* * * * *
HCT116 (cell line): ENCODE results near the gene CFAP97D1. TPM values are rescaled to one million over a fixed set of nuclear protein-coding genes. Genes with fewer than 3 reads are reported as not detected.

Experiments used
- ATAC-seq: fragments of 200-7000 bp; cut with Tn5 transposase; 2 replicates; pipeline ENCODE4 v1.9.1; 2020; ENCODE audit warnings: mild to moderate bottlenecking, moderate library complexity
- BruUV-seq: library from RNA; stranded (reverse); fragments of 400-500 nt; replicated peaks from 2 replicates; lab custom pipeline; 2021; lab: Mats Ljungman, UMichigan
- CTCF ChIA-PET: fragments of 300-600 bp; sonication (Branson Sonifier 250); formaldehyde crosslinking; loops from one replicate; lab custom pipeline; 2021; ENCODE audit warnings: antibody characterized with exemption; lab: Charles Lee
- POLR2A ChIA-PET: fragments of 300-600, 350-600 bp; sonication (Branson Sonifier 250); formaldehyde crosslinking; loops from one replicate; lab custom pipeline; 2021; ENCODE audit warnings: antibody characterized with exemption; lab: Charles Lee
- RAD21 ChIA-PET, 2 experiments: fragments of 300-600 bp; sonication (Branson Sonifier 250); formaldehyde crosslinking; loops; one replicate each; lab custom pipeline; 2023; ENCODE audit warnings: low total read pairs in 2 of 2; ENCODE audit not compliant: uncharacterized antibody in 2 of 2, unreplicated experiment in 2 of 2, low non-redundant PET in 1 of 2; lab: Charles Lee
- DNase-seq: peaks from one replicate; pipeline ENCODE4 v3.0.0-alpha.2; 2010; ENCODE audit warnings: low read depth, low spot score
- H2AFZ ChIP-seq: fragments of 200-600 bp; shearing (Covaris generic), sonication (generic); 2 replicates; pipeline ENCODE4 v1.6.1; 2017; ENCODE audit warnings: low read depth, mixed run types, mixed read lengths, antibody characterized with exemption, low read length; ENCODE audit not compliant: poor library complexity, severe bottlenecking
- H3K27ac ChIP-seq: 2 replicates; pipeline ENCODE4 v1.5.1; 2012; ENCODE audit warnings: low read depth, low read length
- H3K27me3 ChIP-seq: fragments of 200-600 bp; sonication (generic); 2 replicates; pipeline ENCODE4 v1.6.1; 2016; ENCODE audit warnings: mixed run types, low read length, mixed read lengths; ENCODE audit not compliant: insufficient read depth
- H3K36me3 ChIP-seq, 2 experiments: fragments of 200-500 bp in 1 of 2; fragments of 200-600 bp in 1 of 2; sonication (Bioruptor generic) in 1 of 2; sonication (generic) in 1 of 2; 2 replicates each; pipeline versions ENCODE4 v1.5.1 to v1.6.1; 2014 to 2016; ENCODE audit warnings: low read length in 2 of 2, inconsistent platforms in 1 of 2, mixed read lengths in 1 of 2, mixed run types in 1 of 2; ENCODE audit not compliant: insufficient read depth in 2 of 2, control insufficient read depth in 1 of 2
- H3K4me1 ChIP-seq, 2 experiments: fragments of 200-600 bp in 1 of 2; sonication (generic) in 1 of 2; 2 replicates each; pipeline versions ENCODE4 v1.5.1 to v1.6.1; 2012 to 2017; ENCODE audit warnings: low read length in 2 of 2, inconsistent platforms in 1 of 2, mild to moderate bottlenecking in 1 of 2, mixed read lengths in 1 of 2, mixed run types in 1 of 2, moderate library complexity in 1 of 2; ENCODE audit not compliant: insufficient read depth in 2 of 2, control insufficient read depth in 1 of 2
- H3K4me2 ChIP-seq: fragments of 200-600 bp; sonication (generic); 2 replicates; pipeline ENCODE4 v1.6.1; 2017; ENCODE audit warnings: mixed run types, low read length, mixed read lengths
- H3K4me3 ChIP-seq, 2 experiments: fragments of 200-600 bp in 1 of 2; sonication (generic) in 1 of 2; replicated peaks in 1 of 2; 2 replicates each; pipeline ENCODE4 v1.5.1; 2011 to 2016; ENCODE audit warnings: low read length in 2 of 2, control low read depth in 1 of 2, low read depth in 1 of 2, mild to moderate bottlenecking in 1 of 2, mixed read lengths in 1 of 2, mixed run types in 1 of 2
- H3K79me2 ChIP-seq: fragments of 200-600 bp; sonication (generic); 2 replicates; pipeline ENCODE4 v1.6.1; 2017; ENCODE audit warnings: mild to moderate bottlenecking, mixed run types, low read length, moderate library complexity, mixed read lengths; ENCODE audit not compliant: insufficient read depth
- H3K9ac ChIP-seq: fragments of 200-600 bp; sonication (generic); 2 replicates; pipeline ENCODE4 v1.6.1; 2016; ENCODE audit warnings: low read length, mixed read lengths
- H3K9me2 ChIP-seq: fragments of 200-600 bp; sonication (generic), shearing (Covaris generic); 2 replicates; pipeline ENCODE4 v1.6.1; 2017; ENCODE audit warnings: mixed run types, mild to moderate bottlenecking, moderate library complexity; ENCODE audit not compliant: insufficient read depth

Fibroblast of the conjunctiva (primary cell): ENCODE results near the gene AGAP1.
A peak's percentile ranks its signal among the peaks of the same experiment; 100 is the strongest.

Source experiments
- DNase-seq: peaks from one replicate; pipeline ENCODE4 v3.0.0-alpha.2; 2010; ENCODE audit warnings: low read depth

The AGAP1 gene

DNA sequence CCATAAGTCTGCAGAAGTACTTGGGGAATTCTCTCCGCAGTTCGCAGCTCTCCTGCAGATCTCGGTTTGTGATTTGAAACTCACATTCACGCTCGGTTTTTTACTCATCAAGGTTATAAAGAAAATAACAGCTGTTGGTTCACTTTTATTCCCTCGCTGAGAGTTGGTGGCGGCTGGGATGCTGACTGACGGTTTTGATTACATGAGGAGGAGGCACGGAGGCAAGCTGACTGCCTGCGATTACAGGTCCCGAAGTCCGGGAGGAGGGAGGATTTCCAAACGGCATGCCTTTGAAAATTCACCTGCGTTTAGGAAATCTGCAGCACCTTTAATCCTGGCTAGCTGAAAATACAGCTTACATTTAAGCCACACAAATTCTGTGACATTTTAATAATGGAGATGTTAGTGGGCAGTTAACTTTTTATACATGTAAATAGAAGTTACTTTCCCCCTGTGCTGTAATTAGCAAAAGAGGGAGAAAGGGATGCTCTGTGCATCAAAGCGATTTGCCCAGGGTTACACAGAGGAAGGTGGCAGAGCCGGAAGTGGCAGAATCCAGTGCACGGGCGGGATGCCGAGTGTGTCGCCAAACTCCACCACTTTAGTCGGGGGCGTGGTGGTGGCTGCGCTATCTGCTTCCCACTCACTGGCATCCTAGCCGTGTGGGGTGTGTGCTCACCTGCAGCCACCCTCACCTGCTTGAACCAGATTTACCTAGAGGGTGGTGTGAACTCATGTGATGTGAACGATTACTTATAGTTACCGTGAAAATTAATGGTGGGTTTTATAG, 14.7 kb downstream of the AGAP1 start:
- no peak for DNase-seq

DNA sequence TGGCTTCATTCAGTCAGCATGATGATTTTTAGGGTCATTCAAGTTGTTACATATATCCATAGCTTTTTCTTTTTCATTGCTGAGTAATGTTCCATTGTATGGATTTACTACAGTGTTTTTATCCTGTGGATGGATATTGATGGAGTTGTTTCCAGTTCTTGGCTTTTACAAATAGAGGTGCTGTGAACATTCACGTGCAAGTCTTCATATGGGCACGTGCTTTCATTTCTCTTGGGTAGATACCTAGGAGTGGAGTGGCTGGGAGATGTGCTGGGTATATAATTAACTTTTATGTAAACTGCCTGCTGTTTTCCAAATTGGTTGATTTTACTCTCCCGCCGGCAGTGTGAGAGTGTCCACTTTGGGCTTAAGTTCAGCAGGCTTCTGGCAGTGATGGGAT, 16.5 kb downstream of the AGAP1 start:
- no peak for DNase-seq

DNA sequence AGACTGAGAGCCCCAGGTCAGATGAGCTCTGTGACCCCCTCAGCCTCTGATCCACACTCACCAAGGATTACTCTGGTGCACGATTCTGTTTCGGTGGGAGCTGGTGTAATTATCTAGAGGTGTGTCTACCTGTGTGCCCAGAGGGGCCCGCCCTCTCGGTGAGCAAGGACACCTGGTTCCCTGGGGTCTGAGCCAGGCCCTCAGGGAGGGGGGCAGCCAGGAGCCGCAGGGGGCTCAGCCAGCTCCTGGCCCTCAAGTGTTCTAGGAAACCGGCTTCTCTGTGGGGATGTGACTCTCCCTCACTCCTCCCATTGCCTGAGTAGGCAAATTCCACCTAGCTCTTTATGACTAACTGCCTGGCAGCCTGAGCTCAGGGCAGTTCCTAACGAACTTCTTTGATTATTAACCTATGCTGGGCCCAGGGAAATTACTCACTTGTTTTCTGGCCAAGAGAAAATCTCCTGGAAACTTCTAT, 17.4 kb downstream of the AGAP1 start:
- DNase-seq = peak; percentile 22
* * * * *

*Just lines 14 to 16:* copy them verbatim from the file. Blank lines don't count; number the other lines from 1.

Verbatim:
- H3K4me2 ChIP-seq: fragments of 200-600 bp; sonication (generic); 2 replicates; pipeline ENCODE4 v1.6.1; 2017; ENCODE audit warnings: mixed run types, low read length, mixed read lengths
- H3K4me3 ChIP-seq, 2 experiments: fragments of 200-600 bp in 1 of 2; sonication (generic) in 1 of 2; replicated peaks in 1 of 2; 2 replicates each; pipeline ENCODE4 v1.5.1; 2011 to 2016; ENCODE audit warnings: low read length in 2 of 2, control low read depth in 1 of 2, low read depth in 1 of 2, mild to moderate bottlenecking in 1 of 2, mixed read lengths in 1 of 2, mixed run types in 1 of 2
- H3K79me2 ChIP-seq: fragments of 200-600 bp; sonication (generic); 2 replicates; pipeline ENCODE4 v1.6.1; 2017; ENCODE audit warnings: mild to moderate bottlenecking, mixed run types, low read length, moderate library complexity, mixed read lengths; ENCODE audit not compliant: insufficient read depth